‘This could be a milestone in the fight against HIV,’ adds Prof. Hauber. ‘We are delighted to be developing our promising research results into innovative treatment methods here at the UKE campus in Hamburg.’
Dörte Bunge of the Innovationsstarter Fonds Hamburg GmbH comments: ‘The technology developed by Provirex Genome Editing Therapies GmbH and its affiliated cooperation partners could contribute to a breakthrough in the treatment of HIV and offers significant potential for the successful treatment of other conditions.’
About PROVIREX Genome Editing Therapies GmbH
PROVIREX Genome Editing Therapies GmbH, based in Hamburg, Germany, is a privately-held biotech company developing first-in-class Advanced Therapy Medicinal Products (ATMPs). PROVIREX’s technology is based on recombinase driven error-free genome editing for eradication of life-threatening persistent virus infection. Provirex, founded in October 2019, received seed financing in March 2020. The company holds exclusive licenses for recombinase technology and has “Freedom-to-Operate” (FTO).
Further information: www.provirex.de
About Ascenion GmbH
Ascenion is an independent technology transfer company focussing on the life sciences. It is partner to 30 research organizations, universities and university hospitals in Germany and Europe, including life-science institutes of the Helmholtz and Leibniz Associations, the Charité, the Hannover Medical School, the Medical University of Innsbruck and the University Medical Center Göttingen. Ascenion’s multidisciplinary, industry-experienced team works closely with its partners to tap the potential of their research by identifying promising results, obtaining patent protection, and turning pure science into applied technology. Particular strengths are spin-off support and project development, where early-stage projects are transformed into assets that attract potential investors and licensees. This has led to the founding of numerous new companies and the transfer of innovative medical approaches into approved drugs, changing the lives of thousands of patients. Profits from Ascenion’s operative business and exit proceeds flow via its parent company, the LifeScience Foundation for the Promotion of Science and Research, to fund further translational research at its partner institutes.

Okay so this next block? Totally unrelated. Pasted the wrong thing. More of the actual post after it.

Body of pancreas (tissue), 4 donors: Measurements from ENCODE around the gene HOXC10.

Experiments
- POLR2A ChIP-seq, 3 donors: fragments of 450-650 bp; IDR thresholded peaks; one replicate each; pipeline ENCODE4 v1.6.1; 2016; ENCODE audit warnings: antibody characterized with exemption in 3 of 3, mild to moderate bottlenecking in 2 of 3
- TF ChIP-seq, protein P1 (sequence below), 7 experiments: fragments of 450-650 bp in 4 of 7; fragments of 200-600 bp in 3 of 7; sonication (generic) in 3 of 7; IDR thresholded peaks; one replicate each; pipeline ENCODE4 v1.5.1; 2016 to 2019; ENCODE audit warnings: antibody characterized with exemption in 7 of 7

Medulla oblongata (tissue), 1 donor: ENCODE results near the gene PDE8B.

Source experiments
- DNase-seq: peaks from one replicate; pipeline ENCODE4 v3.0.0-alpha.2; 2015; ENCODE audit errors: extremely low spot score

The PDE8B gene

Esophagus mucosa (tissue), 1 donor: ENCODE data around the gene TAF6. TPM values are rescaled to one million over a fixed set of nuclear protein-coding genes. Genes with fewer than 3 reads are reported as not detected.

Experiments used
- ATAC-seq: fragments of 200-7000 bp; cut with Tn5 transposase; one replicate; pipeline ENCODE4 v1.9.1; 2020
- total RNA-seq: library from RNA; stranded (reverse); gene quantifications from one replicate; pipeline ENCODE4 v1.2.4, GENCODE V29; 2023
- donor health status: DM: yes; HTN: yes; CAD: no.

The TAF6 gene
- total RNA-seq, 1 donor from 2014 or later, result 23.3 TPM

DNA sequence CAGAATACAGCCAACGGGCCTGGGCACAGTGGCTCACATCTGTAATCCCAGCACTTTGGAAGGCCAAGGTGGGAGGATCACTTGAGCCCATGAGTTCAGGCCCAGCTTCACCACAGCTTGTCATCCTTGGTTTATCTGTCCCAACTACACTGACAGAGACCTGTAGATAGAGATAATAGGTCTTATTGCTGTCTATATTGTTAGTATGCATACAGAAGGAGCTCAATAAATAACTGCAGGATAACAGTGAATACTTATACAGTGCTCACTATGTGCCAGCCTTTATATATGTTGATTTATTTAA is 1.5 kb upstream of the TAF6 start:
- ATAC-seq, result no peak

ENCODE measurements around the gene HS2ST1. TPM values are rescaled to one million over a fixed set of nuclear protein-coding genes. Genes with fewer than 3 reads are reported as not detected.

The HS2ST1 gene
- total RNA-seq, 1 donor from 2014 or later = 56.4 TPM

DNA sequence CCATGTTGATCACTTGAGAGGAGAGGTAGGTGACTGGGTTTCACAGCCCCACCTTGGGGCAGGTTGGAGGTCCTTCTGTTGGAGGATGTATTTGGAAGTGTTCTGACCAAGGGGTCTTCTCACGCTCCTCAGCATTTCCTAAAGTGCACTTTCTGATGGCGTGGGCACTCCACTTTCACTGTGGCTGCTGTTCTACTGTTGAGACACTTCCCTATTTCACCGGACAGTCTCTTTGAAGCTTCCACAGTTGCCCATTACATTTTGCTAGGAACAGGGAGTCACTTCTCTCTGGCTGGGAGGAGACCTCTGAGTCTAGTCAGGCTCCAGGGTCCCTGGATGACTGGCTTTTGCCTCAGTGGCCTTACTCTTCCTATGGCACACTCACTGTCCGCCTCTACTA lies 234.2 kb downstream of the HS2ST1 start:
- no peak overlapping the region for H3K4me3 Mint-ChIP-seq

Further information: www.ascenion.de
About Heinrich Pette Institute, Leibniz Institute for Experimental Virology
The Heinrich Pette Institute, Leibniz Institute for Experimental Virology (HPI) investigates the biology of human pathogenic viruses with the aim of unraveling the molecular mechanisms that control viral life cycles and virus induced pathogenesis. The institute applies basic experimental research to develop new approaches for contemporary treatments of viral infections such as AIDS, influenza and hepatitis but also of emerging viral diseases.
The HPI was established by the philanthropist Philipp F. Reemtsma and the neurologist Heinrich Pette in 1948. The institute is a non-profit, independent research foundation that is part of the Leibniz Association.
Further information: www.hpi-hamburg.de